Find your Personal Productivity Style

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You’ve had a cup of coffee, your to-do list is written, and you’re ready to go. So why are you completely stuck, unable to start even the easiest task on the list?

We’ve all had days like these, as well as the halcyon flipside of the working day when you’ve done six impossible things before breakfast, and raced through your essential tasks before lunch. The reason? The order those tasks were in – not necessarily any particular order, just the right order for you.

Your personal productivity style makes sense of both those days, and makes sure that at worst, your effectiveness falls somewhere in-between the two, rather than leaving you hopelessly behind on deadlines. If you don’t know where to start, read on and see if you can recognize yourself.

If you were a student that found revision easier when you had the background hum of the library, or even music playing, then you might try taking your laptop to a café instead of trying to be productive either at home or in the workplace. If your boss isn’t happy for you to do that, the buzz of the office will probably provide white noise enough for you to concentrate; however, if you find you’re interrupted too much by colleagues, it’s worth finding strategies to limit disturbances or even to schedule them throughout the day.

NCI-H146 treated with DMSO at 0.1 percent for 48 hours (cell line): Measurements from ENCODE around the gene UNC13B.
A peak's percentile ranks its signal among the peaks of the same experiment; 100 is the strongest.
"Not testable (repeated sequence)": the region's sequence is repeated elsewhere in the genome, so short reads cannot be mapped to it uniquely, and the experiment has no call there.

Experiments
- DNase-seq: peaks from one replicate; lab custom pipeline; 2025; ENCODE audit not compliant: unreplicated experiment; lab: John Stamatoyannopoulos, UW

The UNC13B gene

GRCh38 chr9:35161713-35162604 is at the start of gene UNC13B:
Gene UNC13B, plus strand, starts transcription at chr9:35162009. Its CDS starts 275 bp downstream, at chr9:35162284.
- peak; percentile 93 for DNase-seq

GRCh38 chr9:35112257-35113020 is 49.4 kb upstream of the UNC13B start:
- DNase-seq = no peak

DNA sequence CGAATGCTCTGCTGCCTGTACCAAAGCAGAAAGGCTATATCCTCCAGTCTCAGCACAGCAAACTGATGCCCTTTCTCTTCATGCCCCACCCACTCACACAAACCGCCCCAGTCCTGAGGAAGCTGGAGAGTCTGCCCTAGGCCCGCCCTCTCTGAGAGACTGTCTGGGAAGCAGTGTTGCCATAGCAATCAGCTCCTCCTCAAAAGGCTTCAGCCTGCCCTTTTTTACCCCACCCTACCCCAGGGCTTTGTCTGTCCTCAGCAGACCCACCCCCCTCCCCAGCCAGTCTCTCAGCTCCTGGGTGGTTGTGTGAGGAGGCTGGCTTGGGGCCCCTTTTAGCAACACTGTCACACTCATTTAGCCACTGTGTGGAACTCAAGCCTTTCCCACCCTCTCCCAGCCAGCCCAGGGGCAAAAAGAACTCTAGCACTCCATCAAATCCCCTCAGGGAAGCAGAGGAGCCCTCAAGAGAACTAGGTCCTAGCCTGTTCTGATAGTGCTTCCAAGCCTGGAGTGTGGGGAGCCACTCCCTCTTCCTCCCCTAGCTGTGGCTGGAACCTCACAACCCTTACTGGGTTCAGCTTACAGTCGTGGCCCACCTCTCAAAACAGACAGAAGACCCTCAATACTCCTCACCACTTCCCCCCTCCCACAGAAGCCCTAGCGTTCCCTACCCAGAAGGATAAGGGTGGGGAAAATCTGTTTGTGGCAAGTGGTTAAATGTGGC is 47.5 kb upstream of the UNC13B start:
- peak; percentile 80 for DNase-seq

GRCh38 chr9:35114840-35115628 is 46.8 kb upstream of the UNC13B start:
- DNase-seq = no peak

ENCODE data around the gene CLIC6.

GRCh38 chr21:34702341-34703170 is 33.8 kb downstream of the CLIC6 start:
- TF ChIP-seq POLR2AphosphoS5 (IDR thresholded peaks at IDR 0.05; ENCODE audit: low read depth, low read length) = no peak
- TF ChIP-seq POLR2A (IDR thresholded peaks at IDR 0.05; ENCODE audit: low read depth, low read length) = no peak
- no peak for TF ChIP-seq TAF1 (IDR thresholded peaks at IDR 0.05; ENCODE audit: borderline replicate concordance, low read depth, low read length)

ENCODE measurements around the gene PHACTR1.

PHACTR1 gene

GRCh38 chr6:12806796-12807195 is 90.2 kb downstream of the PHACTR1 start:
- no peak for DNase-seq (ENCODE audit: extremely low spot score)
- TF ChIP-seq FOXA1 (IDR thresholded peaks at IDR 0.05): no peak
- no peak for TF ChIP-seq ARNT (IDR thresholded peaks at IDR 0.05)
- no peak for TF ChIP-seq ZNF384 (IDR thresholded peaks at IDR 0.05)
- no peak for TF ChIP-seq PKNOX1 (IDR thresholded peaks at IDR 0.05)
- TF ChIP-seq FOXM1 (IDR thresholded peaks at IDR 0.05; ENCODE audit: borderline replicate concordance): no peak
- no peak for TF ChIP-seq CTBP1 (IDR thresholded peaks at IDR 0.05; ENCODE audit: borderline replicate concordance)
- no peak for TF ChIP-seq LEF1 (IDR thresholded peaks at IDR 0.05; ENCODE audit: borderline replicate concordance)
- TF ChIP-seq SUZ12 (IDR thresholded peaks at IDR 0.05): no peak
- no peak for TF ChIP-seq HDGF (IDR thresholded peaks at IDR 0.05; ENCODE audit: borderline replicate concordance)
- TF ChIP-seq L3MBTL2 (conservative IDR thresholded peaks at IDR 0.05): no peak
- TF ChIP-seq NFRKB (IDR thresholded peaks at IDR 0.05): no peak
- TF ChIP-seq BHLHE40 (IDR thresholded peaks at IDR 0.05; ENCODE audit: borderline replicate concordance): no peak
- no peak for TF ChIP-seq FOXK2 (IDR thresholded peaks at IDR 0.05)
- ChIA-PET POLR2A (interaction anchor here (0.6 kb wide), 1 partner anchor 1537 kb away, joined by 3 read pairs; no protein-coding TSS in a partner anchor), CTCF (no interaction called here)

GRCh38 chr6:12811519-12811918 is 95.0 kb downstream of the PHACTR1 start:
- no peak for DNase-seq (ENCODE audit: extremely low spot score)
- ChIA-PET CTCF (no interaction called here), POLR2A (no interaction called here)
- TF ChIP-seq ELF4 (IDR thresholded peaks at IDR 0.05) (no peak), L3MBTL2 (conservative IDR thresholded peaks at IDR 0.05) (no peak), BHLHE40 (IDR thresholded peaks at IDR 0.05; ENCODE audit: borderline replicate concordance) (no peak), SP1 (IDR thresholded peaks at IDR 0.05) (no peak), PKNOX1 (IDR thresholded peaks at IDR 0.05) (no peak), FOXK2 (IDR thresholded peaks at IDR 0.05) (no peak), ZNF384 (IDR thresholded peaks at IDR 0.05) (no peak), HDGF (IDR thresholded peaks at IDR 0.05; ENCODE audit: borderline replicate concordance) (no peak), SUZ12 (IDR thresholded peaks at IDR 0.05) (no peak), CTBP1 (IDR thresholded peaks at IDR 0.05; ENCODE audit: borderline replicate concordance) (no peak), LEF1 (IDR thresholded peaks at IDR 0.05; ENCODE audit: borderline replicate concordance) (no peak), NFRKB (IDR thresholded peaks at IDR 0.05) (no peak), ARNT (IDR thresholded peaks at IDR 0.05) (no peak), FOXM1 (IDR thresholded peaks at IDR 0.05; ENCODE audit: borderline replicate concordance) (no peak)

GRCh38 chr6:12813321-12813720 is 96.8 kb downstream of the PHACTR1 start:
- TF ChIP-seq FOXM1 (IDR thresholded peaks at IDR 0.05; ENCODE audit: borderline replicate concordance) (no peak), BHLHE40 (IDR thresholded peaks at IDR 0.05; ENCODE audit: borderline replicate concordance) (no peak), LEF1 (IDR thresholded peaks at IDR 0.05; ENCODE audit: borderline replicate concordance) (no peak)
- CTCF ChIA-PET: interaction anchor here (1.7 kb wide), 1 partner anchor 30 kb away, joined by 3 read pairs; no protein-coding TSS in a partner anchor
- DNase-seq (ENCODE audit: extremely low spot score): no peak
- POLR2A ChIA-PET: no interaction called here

Lovers of total silence will find open plan offices and other noisy environments tricky. However, sending out ‘busy’ signals will help to limit interruptions. Headphones are useful for more than just listening to music – they can also block out most ambient noise and help concentration.

Your personal productivity style is going to depend a great deal on when you feel most alert and able to function.

Night owls might function better if they schedule less essential errands or meetings in the morning, and take advantage of sharper concentration and better brain function in the late afternoon and early evening. Larks might wish to take advantage of waking up raring to go by hitting their desk an hour ahead of their colleagues, getting the bulk of the day’s business out of the way whilst the rest of the office is still commuting.

Lastly, one thing is common to all workers, and that’s burnout if you try to force yourself to concentrate for too long.

As a rule, 20 to 25 minutes of concentrated activity followed by a 5 to 10 minute break should help you achieve far more work than a solid hour of grind. There is a selection of free apps available to help with this aspect of productivity, so it’s worth investigating a few to see if any work particularly well for you – if in doubt, use your phone’s alarm function to set work breaks.